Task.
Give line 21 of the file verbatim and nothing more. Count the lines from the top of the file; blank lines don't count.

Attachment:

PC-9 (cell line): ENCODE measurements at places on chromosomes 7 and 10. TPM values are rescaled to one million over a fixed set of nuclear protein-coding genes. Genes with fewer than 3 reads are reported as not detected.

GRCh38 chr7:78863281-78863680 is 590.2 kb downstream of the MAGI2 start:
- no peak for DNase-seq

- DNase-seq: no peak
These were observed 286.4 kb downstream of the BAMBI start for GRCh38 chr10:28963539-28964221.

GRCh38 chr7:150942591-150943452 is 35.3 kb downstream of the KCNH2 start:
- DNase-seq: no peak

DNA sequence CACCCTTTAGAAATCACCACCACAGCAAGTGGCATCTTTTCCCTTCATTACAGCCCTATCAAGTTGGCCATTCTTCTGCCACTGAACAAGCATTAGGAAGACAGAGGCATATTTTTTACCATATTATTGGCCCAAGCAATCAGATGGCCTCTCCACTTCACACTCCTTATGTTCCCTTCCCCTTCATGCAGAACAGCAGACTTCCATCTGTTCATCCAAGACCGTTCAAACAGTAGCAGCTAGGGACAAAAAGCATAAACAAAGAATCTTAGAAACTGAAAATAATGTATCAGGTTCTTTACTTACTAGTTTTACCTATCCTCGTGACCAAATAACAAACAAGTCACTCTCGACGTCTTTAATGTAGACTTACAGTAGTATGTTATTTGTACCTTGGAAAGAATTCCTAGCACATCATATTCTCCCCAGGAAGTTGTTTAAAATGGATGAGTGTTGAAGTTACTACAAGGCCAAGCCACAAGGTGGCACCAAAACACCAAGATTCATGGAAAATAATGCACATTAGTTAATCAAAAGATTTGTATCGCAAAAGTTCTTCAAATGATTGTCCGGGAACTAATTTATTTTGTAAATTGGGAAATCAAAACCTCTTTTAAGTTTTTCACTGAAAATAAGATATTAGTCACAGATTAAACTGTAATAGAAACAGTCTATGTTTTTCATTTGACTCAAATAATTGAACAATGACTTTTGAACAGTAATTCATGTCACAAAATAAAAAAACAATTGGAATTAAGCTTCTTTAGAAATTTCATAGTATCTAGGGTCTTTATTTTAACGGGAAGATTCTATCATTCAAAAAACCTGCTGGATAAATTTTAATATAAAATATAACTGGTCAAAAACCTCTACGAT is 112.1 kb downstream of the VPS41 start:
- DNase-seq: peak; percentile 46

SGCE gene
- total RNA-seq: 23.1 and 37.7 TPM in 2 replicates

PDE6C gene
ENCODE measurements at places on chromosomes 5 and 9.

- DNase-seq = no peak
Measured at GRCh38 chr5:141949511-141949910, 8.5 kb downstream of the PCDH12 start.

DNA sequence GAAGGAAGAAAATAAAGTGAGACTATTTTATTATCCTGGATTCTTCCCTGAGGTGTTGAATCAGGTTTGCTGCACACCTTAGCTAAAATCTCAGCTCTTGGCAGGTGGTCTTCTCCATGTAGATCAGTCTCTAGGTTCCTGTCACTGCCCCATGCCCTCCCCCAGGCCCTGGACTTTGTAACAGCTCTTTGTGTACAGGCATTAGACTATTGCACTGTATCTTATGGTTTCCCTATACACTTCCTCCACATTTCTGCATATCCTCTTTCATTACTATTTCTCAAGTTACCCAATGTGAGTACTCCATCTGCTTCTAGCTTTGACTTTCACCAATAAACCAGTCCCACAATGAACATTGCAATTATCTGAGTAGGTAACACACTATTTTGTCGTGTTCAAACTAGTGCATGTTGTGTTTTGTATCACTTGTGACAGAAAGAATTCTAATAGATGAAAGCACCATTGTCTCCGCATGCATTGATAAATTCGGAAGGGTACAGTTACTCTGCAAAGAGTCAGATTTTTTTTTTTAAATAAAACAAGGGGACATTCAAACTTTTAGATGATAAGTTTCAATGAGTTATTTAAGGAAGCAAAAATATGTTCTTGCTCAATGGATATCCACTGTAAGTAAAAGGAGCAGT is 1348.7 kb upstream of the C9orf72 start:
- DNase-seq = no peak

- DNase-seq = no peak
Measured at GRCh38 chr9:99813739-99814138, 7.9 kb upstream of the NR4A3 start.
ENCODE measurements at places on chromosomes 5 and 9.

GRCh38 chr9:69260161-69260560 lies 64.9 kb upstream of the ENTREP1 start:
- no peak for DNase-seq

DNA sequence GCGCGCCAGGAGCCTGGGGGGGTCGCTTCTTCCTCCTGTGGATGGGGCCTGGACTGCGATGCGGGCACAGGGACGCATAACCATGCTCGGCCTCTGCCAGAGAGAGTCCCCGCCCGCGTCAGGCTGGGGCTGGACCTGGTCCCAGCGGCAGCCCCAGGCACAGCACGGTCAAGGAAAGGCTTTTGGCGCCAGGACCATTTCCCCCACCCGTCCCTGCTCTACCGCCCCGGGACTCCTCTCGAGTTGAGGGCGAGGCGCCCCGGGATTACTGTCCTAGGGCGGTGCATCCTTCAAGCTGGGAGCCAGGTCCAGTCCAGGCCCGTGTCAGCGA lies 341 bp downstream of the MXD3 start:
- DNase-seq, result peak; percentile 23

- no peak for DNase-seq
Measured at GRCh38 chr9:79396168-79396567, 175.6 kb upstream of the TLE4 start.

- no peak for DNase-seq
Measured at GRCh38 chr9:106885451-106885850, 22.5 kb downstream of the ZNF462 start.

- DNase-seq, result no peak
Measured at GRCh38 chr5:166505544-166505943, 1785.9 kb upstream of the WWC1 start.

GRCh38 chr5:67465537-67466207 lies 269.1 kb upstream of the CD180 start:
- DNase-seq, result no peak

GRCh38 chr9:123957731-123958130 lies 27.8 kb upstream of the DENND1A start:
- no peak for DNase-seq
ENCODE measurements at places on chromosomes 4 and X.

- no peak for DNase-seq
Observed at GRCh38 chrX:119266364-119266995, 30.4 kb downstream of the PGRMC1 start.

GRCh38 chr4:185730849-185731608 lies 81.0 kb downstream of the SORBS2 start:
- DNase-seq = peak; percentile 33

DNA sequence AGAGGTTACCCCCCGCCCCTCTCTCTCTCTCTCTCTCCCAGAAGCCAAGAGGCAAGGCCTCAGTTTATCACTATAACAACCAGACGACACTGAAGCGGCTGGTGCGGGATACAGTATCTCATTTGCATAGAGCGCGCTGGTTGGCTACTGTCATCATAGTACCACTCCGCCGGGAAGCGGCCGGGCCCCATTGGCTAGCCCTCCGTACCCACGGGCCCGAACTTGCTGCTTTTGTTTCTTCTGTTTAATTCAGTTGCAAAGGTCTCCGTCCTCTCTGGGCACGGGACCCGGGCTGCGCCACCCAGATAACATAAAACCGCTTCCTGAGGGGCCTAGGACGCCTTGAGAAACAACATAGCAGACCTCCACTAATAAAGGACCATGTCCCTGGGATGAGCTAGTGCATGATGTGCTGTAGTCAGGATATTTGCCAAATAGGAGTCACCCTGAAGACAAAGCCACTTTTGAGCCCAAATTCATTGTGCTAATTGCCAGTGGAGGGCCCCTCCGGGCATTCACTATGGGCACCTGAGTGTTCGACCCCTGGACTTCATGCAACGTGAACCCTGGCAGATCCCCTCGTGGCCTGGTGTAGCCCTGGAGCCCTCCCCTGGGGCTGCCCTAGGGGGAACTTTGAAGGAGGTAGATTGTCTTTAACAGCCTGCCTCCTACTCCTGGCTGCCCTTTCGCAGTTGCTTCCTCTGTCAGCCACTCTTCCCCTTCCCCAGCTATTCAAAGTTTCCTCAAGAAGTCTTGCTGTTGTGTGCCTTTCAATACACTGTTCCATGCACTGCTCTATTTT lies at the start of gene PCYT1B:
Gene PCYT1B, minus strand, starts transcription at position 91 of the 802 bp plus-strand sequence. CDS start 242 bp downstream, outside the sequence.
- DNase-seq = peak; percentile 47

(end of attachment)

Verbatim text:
GRCh38 chr9:69260161-69260560 lies 64.9 kb upstream of the ENTREP1 start: